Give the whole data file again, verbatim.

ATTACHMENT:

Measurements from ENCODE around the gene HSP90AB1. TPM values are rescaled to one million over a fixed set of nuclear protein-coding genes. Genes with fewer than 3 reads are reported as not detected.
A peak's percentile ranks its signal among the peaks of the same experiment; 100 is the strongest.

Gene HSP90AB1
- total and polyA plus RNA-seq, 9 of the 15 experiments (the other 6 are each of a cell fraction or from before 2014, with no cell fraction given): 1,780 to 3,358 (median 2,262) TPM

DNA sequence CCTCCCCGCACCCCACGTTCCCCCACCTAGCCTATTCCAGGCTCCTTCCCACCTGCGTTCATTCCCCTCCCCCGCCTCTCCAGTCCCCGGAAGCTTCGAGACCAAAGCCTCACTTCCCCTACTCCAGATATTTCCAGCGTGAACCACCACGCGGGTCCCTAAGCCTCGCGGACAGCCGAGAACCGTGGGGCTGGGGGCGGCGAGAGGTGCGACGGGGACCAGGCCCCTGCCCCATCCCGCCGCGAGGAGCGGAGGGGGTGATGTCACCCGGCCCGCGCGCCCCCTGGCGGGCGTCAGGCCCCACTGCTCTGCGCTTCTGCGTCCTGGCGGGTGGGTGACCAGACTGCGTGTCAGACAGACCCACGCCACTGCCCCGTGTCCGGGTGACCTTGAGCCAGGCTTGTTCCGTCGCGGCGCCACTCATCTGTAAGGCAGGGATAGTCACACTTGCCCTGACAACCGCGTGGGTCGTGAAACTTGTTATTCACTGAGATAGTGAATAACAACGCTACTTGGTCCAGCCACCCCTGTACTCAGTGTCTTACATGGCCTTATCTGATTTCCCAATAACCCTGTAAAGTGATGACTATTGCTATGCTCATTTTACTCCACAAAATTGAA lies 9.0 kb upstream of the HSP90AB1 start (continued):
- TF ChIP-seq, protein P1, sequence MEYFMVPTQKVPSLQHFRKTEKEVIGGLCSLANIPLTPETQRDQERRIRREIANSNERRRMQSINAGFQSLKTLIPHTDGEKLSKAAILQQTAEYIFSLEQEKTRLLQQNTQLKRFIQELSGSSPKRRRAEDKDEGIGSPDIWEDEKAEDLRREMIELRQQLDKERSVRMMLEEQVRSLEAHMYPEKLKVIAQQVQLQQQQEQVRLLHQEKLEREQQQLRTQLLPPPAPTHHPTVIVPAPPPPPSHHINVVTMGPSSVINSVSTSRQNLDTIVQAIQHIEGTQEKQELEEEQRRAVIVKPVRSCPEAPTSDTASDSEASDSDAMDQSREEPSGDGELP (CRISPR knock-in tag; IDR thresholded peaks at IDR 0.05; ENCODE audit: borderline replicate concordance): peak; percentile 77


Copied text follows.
Measurements from ENCODE around the gene HSP90AB1. TPM values are rescaled to one million over a fixed set of nuclear protein-coding genes. Genes with fewer than 3 reads are reported as not detected.
A peak's percentile ranks its signal among the peaks of the same experiment; 100 is the strongest.

Gene HSP90AB1
- total and polyA plus RNA-seq, 9 of the 15 experiments (the other 6 are each of a cell fraction or from before 2014, with no cell fraction given): 1,780 to 3,358 (median 2,262) TPM

DNA sequence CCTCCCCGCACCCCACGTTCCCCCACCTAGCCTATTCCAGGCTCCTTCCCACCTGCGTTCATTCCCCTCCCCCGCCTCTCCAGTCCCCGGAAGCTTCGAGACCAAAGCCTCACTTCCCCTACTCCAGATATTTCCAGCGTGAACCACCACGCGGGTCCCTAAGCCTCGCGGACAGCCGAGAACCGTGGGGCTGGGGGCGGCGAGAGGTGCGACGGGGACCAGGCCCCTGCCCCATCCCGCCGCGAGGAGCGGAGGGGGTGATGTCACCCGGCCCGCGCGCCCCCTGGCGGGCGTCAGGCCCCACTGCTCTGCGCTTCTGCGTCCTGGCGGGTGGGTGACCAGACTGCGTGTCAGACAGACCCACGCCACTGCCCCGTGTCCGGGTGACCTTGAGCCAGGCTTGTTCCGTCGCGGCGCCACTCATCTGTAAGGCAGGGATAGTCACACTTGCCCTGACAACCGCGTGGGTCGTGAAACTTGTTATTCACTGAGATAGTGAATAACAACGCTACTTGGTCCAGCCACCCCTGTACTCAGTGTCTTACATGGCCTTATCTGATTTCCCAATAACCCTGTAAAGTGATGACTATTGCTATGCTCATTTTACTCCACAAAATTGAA lies 9.0 kb upstream of the HSP90AB1 start (continued):
- TF ChIP-seq, protein P1, sequence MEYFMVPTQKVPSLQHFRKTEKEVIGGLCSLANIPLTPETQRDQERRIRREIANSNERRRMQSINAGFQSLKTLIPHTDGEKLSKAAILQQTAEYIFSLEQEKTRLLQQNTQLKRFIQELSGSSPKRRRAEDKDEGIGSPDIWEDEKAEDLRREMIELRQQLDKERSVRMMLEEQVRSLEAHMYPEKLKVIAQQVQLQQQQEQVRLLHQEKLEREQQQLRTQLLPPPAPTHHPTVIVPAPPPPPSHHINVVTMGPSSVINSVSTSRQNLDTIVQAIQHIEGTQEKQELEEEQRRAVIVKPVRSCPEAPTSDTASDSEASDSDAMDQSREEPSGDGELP (CRISPR knock-in tag; IDR thresholded peaks at IDR 0.05; ENCODE audit: borderline replicate concordance): peak; percentile 77